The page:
Charles Spence, known for his work in multi-sensory perception, works at Oxford.
One of his more interesting studies was asking the question why do we like a wine on holiday but not when we get home. We know that experience engages all the senses but he raises the idea that in the absence of some sensory stimuli, the presence of other stimuli is not adequate. In other words, the taste and smell of the wine you bring home from holiday are not sufficient to induce the same hedonic experience- in the absence of, for example, the waves crashing against the shore.
This is why I am interested in the environment. Why and how does the environment influence our sense of smell? Maybe, it is that these volatile compounds in your English garden and the botanicals there are blending with what you are drinking and smelling that is altering the profile of the wine. So, it’s not just that you’re not at the seaside and happy, but it might be that your environment is altering the aroma profile of the wine.
There is an increasing concern about the environment and pollution so it all ties together—the more plants you have to clean the air, the less pollution you have and the better your sense of smell. This will lead to the likely outcome that people will be happier and more engaged with their environments. Ultimately, we can better appreciate the natural odours around us as well as the created odours from perfumes!
What do you think the future of smell holds- how can we encourage people to use their sense of smell more, personally and professionally?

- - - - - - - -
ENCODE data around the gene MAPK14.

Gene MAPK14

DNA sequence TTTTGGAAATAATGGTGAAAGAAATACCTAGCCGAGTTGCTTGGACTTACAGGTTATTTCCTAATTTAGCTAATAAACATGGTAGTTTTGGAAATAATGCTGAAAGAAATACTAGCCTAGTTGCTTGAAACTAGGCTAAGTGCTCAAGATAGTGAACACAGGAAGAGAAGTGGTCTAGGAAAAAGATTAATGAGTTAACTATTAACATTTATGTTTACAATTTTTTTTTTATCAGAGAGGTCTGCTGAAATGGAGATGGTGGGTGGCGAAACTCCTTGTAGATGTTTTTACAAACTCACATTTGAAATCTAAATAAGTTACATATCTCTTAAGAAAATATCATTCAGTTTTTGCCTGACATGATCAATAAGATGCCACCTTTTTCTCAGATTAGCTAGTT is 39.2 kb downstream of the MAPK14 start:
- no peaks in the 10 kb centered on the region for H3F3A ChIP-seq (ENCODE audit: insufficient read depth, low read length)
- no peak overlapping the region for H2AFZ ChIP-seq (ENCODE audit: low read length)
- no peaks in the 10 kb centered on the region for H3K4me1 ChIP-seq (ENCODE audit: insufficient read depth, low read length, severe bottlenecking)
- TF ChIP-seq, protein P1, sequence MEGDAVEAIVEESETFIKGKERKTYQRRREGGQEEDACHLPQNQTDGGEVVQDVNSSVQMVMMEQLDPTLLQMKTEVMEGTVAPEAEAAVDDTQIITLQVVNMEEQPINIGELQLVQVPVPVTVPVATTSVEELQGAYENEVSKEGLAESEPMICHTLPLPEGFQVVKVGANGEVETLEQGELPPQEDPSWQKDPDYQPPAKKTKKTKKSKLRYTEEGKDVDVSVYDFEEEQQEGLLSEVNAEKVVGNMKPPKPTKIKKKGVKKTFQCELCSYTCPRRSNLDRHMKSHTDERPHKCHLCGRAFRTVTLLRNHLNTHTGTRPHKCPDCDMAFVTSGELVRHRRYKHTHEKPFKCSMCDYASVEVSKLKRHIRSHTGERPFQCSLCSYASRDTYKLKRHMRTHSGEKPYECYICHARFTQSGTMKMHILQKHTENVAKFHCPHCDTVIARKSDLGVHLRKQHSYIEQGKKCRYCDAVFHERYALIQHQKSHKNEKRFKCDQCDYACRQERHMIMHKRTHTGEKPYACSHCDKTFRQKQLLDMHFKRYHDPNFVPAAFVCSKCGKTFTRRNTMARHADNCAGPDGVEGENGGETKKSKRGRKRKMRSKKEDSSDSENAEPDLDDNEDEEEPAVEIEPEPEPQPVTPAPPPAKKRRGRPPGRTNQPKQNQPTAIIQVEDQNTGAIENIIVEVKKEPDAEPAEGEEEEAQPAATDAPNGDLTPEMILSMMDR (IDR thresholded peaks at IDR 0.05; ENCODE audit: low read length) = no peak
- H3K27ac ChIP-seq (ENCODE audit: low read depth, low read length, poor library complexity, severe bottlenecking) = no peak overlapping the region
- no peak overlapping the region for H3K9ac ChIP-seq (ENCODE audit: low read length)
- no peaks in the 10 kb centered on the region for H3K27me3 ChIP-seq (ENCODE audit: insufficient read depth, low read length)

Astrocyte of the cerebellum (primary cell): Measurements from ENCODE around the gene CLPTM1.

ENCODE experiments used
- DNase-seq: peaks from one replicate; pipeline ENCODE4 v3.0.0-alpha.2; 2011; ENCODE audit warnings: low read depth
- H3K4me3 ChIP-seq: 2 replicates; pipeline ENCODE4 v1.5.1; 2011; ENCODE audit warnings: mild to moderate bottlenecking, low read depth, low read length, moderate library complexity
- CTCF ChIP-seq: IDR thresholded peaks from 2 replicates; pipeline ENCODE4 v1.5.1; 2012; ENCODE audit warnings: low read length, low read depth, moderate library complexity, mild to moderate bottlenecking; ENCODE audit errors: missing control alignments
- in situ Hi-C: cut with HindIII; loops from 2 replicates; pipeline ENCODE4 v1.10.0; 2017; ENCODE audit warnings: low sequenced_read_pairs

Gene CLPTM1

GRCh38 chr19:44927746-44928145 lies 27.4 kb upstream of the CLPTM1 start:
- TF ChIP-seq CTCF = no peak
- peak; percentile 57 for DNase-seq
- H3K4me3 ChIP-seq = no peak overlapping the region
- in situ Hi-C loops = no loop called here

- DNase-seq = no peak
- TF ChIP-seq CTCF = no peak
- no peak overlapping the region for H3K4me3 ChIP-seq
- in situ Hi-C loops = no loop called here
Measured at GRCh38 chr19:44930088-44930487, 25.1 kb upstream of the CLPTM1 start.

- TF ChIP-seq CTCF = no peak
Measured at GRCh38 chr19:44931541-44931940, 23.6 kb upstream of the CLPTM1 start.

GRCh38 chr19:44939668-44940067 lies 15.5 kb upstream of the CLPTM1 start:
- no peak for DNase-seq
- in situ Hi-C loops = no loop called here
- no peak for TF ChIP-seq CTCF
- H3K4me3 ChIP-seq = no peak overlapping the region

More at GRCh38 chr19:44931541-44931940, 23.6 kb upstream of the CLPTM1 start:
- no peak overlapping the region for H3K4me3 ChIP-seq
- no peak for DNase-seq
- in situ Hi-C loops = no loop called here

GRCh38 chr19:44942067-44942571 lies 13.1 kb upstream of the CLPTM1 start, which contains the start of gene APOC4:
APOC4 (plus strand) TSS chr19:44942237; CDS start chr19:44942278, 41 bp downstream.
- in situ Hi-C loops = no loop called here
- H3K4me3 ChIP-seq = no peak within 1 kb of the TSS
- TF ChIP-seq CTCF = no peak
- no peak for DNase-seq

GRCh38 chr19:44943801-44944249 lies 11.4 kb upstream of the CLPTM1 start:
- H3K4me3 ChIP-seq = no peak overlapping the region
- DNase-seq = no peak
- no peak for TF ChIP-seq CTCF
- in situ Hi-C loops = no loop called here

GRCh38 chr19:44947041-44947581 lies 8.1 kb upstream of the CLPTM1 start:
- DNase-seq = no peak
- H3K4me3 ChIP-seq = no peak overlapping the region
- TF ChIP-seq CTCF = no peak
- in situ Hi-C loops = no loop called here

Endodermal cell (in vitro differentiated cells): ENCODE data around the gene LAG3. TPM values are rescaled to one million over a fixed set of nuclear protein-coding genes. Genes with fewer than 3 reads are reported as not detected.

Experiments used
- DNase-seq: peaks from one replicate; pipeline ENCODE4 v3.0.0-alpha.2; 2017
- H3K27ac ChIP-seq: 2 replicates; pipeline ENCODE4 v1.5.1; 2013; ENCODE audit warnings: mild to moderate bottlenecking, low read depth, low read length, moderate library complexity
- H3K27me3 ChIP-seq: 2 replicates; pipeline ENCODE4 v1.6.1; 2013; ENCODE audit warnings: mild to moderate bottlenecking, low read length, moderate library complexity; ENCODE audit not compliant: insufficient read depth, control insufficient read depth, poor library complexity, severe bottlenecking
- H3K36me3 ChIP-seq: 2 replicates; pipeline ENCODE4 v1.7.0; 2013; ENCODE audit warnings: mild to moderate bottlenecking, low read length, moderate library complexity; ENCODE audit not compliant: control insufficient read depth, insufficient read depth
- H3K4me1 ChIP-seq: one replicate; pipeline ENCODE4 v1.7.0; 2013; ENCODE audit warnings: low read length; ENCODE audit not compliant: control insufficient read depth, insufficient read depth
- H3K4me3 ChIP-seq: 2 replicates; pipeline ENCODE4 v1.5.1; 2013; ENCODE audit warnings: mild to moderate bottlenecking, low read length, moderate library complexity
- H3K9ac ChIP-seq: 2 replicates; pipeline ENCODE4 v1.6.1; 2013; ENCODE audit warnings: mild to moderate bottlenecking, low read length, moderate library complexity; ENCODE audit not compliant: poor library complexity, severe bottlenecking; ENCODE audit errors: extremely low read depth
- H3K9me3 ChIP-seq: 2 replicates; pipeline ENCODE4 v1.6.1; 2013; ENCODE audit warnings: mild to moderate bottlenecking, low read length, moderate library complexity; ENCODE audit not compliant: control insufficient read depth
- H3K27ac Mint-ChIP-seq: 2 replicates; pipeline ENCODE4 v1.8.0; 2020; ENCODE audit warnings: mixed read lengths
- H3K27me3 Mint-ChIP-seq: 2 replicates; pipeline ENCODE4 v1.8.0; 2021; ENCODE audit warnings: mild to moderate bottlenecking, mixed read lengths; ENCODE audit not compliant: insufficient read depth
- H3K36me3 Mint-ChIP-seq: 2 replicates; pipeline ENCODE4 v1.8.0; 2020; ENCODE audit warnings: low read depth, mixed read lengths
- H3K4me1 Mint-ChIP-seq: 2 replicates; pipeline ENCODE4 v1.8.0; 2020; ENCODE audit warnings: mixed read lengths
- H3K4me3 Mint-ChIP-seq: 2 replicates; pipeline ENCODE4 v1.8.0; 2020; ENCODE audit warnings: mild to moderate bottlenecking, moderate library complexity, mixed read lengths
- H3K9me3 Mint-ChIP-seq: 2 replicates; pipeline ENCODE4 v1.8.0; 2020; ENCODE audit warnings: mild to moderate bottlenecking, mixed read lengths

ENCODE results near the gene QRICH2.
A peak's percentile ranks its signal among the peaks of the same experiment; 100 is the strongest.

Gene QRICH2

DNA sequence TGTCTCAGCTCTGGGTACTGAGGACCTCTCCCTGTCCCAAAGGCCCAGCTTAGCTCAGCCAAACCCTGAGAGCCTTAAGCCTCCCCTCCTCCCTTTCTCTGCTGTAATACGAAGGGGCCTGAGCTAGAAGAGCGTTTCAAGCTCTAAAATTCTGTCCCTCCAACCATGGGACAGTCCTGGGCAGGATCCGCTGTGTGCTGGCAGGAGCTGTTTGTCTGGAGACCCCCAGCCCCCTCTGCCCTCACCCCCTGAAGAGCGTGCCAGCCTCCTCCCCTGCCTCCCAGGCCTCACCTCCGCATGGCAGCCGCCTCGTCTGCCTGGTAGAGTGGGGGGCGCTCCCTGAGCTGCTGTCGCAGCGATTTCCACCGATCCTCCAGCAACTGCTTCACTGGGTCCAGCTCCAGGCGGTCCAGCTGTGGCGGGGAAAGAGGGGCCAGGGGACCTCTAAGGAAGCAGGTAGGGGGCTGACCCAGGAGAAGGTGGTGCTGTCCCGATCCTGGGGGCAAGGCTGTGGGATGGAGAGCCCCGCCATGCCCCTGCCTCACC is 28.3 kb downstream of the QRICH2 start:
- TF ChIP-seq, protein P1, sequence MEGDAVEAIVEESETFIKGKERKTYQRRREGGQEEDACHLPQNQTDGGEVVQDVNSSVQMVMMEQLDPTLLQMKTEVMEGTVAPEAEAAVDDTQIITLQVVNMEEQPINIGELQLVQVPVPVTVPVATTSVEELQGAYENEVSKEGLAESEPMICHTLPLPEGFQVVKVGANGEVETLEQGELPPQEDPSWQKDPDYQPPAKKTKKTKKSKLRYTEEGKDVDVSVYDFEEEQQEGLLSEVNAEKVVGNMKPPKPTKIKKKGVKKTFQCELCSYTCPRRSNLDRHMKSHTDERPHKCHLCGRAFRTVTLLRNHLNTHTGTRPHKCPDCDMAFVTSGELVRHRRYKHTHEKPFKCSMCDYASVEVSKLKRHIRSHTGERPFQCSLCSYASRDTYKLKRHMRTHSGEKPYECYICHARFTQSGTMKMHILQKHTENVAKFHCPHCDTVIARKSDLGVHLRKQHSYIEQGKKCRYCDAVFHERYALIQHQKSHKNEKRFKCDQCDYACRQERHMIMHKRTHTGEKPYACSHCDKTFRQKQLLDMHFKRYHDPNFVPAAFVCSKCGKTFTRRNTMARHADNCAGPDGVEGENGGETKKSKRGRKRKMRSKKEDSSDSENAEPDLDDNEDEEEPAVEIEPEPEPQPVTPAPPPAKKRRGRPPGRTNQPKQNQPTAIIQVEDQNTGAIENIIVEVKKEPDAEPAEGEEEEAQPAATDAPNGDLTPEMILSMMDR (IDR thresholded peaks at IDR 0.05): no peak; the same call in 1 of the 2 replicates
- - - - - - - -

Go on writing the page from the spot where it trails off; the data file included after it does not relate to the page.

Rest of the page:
As much as people may say they would rather give up their sense of smell for some other commodity if forced to choose, they would miss it and suffer from its absence. I think there is a growing awareness of the importance of smelling. In the UK there is a charity called Fifth Sense who service the community of individuals with chemosensory disorders (taste and smell dysfunction). They have annual meetings and a growing national presence which suggests that people have been suffering without a support outlet for some time. In the past 10 years alone, there is a rise in companies creating a brand via a bespoke smell—even airlines use odours during long-haul flights to mark progress. I’ve noticed that when I’m travelling that I smell citrussy notes to wake you up and vanilla or lavender in the evening to help you go to sleep. There is an element already of smell-based marketing, particularly around the holidays. And, there are increasing products on the market for mood enhancement. There’s also more media interest in smell—olfactory research, bespoke smells, perfumes, olfactory art. People are increasingly interested in sensory experiences in leisure time—there’s a cocktail experience in London that asks you to smell vials as a basis for the bartender to determine what cocktail you will get! Right now it may be a niche interest—smell as a fun thing you can add into a computer game, a museum exhibit, or a way to get people involved in an event. Children obviously love smells and a multi-sensory experience never goes amiss. Overall, it is definitely a positive trend and I hope it continues so that people will become concerned about protecting their sense of smell while also becoming more engaged with it.